Love Island: Normalising Stereotypes And Offensive Actions Or Just Lighthearted Drama?

 

 

This year I finally caved and joined the suncream and cocktails filled bandwagon that is the Love Island viewing demographic, after spending the past two years disregarding it as ‘Big Brother in bikinis’. Since leaving school last year there has been a teen-drama sized hole left in my heart, which while briefly fixed by another of my latest obsessions, Made In Chelsea, has been reopened in its absence. So, true to its name Love Island stepped in and quenched my thirst for a touch of gossip and scandals and I sure do love it – pun entirely intended. But like many shows, this is certainly one that comes with an abundance of problems attached to it – something addressed within an inciteful post I recently read by Lucy Moon similarly regarding the complications that come with the programme, which I encourage you to read here. I really do enjoy watching Love Island, that’s undeniable, but nevertheless through my conversations with others and the growing negative reports across the media regarding the show’s unethical treatments of its contestants, it has become apparent that the producers and creators of Love Island are willing to directly, and indirectly, attack The Villa’s occupants mental health for the sake of views.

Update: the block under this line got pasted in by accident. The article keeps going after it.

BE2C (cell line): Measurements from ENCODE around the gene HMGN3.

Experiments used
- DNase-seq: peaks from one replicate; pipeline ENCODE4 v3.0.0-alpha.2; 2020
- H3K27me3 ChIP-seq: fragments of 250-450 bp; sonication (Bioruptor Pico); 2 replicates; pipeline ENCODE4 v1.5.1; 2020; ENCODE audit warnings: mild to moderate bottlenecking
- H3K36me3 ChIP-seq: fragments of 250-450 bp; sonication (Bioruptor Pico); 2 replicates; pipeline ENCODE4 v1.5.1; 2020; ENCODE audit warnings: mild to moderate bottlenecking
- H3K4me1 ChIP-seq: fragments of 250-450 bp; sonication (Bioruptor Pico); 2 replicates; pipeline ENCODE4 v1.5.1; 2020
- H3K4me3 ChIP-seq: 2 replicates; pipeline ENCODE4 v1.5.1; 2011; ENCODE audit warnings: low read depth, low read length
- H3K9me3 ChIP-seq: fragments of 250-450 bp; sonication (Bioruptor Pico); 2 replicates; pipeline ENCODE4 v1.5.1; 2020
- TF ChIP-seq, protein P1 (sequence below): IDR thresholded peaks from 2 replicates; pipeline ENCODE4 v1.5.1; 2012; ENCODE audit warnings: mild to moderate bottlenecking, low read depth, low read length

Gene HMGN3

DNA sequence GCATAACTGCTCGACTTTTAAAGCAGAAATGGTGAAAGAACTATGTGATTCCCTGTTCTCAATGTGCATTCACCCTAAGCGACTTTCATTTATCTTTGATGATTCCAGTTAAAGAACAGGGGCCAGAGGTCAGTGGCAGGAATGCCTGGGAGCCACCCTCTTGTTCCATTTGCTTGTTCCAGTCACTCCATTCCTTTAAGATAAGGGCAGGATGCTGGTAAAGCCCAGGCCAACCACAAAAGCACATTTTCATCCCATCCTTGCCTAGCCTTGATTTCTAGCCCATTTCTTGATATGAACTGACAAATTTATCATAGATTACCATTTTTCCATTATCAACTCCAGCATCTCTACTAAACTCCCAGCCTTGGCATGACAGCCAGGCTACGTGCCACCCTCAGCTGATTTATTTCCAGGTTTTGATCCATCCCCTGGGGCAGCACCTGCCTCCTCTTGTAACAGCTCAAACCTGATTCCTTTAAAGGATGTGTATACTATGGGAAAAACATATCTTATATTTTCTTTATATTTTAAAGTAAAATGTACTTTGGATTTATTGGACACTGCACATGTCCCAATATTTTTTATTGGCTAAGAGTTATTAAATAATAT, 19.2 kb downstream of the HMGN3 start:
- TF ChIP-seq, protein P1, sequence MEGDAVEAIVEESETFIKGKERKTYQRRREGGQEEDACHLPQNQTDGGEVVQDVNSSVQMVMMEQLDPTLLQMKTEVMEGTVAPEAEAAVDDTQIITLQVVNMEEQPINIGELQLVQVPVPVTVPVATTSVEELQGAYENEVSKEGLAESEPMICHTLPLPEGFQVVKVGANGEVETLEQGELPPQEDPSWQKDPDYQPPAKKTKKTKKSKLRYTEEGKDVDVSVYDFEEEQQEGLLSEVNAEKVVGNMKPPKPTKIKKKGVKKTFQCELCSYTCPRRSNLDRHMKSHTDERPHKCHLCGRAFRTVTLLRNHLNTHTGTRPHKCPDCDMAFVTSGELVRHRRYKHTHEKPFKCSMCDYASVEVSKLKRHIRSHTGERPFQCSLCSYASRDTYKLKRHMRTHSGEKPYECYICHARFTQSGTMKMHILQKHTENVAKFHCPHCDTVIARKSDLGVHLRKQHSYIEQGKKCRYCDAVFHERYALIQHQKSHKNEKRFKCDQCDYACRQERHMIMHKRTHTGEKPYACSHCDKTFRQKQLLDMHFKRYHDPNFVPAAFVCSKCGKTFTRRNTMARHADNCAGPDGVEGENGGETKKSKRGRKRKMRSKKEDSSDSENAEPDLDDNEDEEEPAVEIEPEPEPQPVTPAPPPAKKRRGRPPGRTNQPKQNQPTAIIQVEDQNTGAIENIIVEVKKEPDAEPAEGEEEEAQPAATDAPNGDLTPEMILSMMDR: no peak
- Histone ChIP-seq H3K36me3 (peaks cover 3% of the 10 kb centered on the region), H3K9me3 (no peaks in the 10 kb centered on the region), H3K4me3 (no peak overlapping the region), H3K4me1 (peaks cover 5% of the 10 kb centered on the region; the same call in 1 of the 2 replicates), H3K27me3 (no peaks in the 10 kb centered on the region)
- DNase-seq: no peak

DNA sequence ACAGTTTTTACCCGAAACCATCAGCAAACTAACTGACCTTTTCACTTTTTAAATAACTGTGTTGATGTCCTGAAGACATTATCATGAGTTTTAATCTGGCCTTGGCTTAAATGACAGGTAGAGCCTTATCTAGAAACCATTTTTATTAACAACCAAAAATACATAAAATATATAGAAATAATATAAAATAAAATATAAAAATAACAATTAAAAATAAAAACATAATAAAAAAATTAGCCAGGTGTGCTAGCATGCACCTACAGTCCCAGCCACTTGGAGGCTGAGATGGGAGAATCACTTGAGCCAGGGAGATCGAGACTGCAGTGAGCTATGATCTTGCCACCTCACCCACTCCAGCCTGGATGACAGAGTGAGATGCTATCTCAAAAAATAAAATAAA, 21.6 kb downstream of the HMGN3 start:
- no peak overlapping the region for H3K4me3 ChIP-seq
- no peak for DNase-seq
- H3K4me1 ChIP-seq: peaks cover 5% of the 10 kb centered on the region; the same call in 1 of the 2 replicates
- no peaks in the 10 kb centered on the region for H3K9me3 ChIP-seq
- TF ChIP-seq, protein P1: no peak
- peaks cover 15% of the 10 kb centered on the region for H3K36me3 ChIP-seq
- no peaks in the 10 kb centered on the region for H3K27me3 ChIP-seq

Looks Are Everything

The average dress size for the UK woman in 2017 was a size 16 – with a woman’s waistline being an average of 34 inches and bra size a 36DD. That is very clearly not represented within Love Island and I mean, it’s TV I get it, people like looking at idealised, model bodies but do I think viewers would enjoy a little more diversity also? Absolutely. By only presenting a very limited range of body sizes the show holds the potential to influence viewers perceptions of what it takes to be deemed attractive in society, which is something I certainly have begun to experience firsthand due to viewing the programme. Since I began watching Love Island several weeks ago, I also began working out. Not because I gained weight, not because I wanted to tone up for myself, but because after seeing sunkissed flat stomachs and cellulite-free thighs night after night, I felt like I needed to. That’s not in anyway to suggest that I hold the female contestants responsible for this. Regardless of whether they have achieved their figures naturally, through fitness or surgery, they indisputably are all insanely gorgeous and I am in no way criticising them for wearing bikinis and crop tops most days, because one: if I had their bodies I would do exactly the same and two: it’s bloody hot out there. But, I do hold accountable whoever it is behind the scenes who decided this is the only female body shape they wanted to present on the show. People enjoy shows like this because, yes, it is entertaining to watch the complexities of people’s romantic and friendly relationships play out on-screen while tucked up in bed with a cup of tea and some Jammie Dodgers. I get it. But is that not still achievable while physically presenting a range of body types? Most definitely.